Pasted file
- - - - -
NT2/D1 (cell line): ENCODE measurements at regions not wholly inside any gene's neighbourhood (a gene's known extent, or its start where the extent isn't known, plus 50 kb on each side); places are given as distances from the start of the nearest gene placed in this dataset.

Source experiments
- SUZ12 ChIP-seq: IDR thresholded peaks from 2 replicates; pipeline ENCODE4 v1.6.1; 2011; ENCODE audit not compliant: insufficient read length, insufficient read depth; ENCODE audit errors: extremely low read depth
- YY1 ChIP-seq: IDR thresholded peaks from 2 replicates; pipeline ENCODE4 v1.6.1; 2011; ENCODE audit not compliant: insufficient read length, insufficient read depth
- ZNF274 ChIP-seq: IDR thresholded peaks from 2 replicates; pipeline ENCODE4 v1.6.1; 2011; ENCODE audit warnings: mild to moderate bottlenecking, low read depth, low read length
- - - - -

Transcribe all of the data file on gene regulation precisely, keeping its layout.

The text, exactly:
NT2/D1 (cell line): ENCODE measurements at regions not wholly inside any gene's neighbourhood (a gene's known extent, or its start where the extent isn't known, plus 50 kb on each side); places are given as distances from the start of the nearest gene placed in this dataset.

Source experiments
- SUZ12 ChIP-seq: IDR thresholded peaks from 2 replicates; pipeline ENCODE4 v1.6.1; 2011; ENCODE audit not compliant: insufficient read length, insufficient read depth; ENCODE audit errors: extremely low read depth
- YY1 ChIP-seq: IDR thresholded peaks from 2 replicates; pipeline ENCODE4 v1.6.1; 2011; ENCODE audit not compliant: insufficient read length, insufficient read depth
- ZNF274 ChIP-seq: IDR thresholded peaks from 2 replicates; pipeline ENCODE4 v1.6.1; 2011; ENCODE audit warnings: mild to moderate bottlenecking, low read depth, low read length